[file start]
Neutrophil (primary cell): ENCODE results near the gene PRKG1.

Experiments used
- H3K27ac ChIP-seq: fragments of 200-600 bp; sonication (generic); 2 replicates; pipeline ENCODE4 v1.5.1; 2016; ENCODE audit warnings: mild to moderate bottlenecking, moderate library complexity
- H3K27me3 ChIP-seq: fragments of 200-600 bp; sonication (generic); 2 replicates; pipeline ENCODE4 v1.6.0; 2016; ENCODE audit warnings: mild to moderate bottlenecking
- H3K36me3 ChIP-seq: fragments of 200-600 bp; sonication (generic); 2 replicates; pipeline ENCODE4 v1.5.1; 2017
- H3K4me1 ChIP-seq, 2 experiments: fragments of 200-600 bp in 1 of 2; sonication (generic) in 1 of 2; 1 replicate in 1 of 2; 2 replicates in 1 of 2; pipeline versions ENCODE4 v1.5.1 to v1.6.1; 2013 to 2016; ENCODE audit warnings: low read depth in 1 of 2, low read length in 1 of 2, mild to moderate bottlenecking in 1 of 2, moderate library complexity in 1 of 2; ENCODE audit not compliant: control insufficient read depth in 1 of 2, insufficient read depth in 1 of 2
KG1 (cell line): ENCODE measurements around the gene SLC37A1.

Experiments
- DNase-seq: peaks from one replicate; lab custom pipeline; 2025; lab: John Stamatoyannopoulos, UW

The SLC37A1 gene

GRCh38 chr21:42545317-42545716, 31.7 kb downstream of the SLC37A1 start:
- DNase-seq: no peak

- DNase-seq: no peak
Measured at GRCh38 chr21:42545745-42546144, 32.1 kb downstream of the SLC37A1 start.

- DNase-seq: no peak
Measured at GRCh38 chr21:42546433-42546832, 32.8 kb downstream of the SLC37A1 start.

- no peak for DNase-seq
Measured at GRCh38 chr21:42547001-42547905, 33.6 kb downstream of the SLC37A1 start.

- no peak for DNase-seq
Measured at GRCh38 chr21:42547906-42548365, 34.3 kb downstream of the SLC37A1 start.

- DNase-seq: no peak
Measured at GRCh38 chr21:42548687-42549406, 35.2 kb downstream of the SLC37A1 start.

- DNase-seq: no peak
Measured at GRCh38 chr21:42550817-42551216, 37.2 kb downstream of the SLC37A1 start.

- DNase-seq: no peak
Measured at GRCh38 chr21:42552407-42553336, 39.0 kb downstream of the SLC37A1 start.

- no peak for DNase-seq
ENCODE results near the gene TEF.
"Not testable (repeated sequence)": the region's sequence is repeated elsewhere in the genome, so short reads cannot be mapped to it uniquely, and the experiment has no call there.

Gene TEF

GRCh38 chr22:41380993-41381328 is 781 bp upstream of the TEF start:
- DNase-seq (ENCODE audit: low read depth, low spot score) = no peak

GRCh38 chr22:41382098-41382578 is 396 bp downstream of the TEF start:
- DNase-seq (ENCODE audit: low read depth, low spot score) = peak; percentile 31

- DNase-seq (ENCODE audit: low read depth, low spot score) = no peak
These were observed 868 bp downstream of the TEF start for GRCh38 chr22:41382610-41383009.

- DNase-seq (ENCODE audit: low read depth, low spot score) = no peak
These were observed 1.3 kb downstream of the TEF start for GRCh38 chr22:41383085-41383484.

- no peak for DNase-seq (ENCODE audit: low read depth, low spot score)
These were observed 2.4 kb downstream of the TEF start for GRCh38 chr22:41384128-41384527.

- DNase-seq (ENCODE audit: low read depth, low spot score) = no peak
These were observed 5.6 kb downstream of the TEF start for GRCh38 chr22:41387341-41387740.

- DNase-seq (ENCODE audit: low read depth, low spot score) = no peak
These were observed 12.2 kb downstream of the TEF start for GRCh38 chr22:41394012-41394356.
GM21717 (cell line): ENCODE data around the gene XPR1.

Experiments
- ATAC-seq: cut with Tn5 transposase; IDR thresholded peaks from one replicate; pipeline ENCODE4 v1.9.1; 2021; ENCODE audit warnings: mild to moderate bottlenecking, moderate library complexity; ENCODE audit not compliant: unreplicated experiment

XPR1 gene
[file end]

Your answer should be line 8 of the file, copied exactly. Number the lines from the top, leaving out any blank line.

Experiments